Let me talk about that second point a little bit, because it feeds into the others. At this point in a game design, I feel a little like this:


I know the kinds of things I want on the character sheet–the kind of things I want the player to have to decide among. I know the sort of outcomes that I want the resolution system to provide. I’m just not yet sure how they’re going to intersect with the dice (yes, dice rather than cards this time). I know that all characters (not just the space knights) will have four Emotion pools: Anger, Fear, Joy, Sadness. Think of them kinda like a cross between Sorcerer’s Humanity and WEG d6’s Force and Character Points. They’ll fluctuate through game play. They enable you to do things normally out of bounds, but they also tempt you to do things normally out of bounds. Oaths will still be part of the game. Very specific while Emotions are very general. I’m still debating the inclusion of skills. I normally don’t like ’em, but if the Emotions and Oaths modify your basic numbers, the basic numbers have to come from somewhere, right? That just seems so clunky! But, it will work for playtest, till I find something more elegant.

As far as the outputs, I know that bonuses and penalties need to attach to different actions and scores. I know there needs to be a not-uncommon result that causes the stakes of the conflict to go up, because that’s one of the best things in With Great Power… and I’m totally stealing that. I know that you can’t win anything in a conflict unless you put some part of yourself at risk. How that works, I don’t exactly know, but I’d better get something worked up for playtest soon.

Holy Impending Deadlines, Batman! My original schedule would have had be start playtesting this coming Friday. After last week’s jumping-horses-in-mid-stream, there’s no way that’s going to happen. But, I have already signed up to run a 4 hour slot at Southern Exposure at the end of the month. I want to run the game through its paces with Kat and Michele before I display it to strangers, so that doesn’t give me much time. I’ll have to have something ready to playtest by next week’s journal entry. Thus:

My goals for the coming week are:

  • Have a skeleton of the game, no matter how rough, ready to playtest with Kat & Michele.

There. One goal. Simple, right? I’m just now realizing that I haven’t playtested a new game of mine in over two and half years. So I’m rusty and unprepared. But hey, it’s only a game. And the future looks bright.

Foresworn Confessions — Week Three

It’s been a tough week here in my head. I very nearly shelved Foresworn this week. I debated how much of this struggle to put online, and reminded myself of the three reasons I’m doing these confessions out in front of God and everybody:

  1. To get me to the keyboard every week. Motivating myself is the biggest reason and that’s been pretty successful so far.
  2. To raise awareness of the game. That may or may not be successful, but will only happen if I honestly post the design process. No one’s going to be interested in glib, sanitized spiel. Authenticity is the name of the game.
  3. To encourage other designers. Whenever I hear one of my fellow designers talk about their difficulties with game design, I feel encouraged in my own efforts. The sense of comradery that comes from “Yes, it’s hard for everyone” is important. I can only contribute that if I honestly document my own difficulties.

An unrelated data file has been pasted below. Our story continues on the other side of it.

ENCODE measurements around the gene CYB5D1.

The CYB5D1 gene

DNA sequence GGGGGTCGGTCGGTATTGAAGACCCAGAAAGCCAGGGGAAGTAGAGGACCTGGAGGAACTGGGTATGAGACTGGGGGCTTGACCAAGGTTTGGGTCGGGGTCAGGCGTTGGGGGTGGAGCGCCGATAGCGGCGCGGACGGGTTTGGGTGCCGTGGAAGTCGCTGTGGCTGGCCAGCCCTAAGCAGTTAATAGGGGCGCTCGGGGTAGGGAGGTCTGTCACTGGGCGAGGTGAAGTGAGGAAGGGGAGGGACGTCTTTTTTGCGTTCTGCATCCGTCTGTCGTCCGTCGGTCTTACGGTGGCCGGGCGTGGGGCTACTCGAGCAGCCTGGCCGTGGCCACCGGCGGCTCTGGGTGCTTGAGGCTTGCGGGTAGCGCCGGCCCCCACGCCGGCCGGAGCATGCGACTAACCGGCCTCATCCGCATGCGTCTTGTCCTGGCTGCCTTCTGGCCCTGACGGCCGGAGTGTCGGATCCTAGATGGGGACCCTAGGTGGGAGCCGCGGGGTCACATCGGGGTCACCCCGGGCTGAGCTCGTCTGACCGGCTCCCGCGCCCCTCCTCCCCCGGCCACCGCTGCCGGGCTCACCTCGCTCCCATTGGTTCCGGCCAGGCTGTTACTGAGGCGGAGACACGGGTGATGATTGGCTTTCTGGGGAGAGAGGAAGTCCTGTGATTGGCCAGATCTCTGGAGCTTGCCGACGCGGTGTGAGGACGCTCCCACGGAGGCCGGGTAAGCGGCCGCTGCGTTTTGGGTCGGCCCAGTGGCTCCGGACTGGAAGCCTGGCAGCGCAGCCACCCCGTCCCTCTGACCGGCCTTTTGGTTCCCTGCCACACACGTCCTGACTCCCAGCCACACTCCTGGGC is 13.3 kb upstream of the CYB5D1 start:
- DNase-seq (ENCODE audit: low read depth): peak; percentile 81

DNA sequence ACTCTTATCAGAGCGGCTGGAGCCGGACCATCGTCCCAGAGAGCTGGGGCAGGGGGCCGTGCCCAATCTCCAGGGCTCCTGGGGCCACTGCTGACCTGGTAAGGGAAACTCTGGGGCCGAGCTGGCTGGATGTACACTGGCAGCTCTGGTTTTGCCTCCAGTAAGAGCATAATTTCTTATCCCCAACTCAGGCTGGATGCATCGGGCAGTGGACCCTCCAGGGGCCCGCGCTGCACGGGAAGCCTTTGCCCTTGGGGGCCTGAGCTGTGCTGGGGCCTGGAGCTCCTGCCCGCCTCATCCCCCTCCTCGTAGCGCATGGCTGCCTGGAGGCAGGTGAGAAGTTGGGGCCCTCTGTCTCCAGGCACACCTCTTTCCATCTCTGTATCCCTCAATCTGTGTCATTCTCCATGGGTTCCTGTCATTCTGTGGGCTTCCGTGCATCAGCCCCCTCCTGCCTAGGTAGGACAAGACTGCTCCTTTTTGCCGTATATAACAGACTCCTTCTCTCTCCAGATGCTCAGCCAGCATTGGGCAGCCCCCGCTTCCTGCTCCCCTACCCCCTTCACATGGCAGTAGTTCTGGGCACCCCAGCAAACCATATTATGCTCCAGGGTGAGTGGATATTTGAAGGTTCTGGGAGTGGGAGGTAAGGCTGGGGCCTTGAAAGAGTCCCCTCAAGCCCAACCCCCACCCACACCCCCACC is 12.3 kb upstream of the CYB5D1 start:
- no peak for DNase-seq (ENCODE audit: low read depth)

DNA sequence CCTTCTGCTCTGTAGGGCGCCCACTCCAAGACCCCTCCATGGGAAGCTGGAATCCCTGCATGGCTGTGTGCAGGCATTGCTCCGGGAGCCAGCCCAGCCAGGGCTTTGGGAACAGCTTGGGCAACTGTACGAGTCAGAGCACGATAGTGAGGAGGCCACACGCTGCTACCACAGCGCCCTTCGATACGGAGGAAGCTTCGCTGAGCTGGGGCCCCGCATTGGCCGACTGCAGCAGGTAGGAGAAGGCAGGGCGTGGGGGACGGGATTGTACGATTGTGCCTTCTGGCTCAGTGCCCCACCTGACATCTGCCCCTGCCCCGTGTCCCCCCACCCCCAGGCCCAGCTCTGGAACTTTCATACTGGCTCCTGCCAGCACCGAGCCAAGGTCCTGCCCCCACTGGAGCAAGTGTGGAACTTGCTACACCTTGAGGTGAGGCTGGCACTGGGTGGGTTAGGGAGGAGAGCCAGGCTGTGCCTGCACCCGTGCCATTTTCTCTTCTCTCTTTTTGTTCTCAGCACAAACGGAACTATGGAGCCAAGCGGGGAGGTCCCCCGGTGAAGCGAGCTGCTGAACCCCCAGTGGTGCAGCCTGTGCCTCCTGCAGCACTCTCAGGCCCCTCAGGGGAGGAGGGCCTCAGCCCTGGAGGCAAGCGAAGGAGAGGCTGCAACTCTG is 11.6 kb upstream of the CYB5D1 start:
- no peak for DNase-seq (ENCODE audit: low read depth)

So, I’m not looking for sympathy myself, but rather to give encouragement to others. Thus:

Forgive me, Foresworn, for I have strayed. It has been eight days since my last confession.

My goals for the previous week were:

  • Self-test the die-rolling mechanic with Sir Stone and Sir Will (probably w/ Agnes thrown in for luck)
  • Write up at least ten different Oaths, one focusing most heavily on each of the 5 Stats and 5 Resources.

I sat down with the Sir Stone and Sir Will stats, a pile of dice, and absolutely no idea of what to do with them. I mean, I knew what the dice would do when I rolled them, but I could not imagine the characters in action. I completely blanked. Some vague notions of “a game about knights, but not about chivalry” were not enough to get me exicited about playing this game. How could I ever hope to excite others? I was bummed.

Frustrated, I tried to write through the block, but ended up staring at the screen for the better part of an hour. I called it a night and decided to finish watching Baz Luhrman’s Romeo + Juliet that I’d started earlier in the week. I loved it, and watched some of the special features. Here’s a paraphrase of something Luhrman said about why he made R+J:

“If you’re going to be getting up every morning for the next two years and working on this project, that takes a tremendous amount of passion. It has to upset you enough, it has to scare you enough, to carry you through.”

In the version I was working on, Foresworn didn’t upset me enough. It didn’t scare me enough. I couldn’t do the self-playtest because I didn’t know quite what was going on. I couldn’t quite see play in my head. Anyone who’s read With Great Power… or Play Right! knows that envisioning play is not one of my shortcomings.

I had to find my way back to the initial spark that had started me on this path. I’ve been jotting down notes on this game for four months. What had gotten me fired up in the first place was my deep and abiding love of Star Wars. I love Star Wars. Love it, love it, love it. Always have. But the Prequels are a blight upon my love’s visage. A stain. They enrage me. I’ve got to do more than just put Foresworn in space. I’ve got to make my Star Wars game. Star Wars the way I see it.

I want laser pistols and space walks and energy swords and lost princesses and oppressive jack-booted thugs and ancient technology and the good fight and massive scale and grand romances that span solar systems and the fate of a million lives hanging on single duel. I want the romance of the past with the zing and excitement of the future, all of it impacting and influencing the mundane present. I want the triumph of the individual over the dehumanizing System, the glory of a fight well-fought, the danger and peril of a harsh wilderness and a zealous, intolerant overlord. I want victory without guilt. I want the aching romance, excitement and adventure of Star Wars, where anything can happen and everything matters and it’s all so big, so fast, and so very, very desperate and personal. Where if you don’t find yourself in time, whole worlds will die. That’s what I want.

So, I will continue to develop Foresworn in this new direction. This is the jolt I need. Some of my work is salvagable. Some of it isn’t. It’s far better to hit this bump now, rather than months down the road. I’m feeling reinvigorated. Plus, any time in the future that I’m feeling lost for direction, I can simply pop in Revenge of the Sith and find myself frothing with passionate outrage.

Which brings me to my goals for the coming week:

  • Draft base stats/skills for characters
  • Outline basic resolution mechanic (probably still opposed dice pools. I just like ’em.)
  • Sketch out ways that Oaths can modify the basic stats/skills when used for resolution.

So, it was a troubling, but ultimately very productive week. I’ll see you in 6!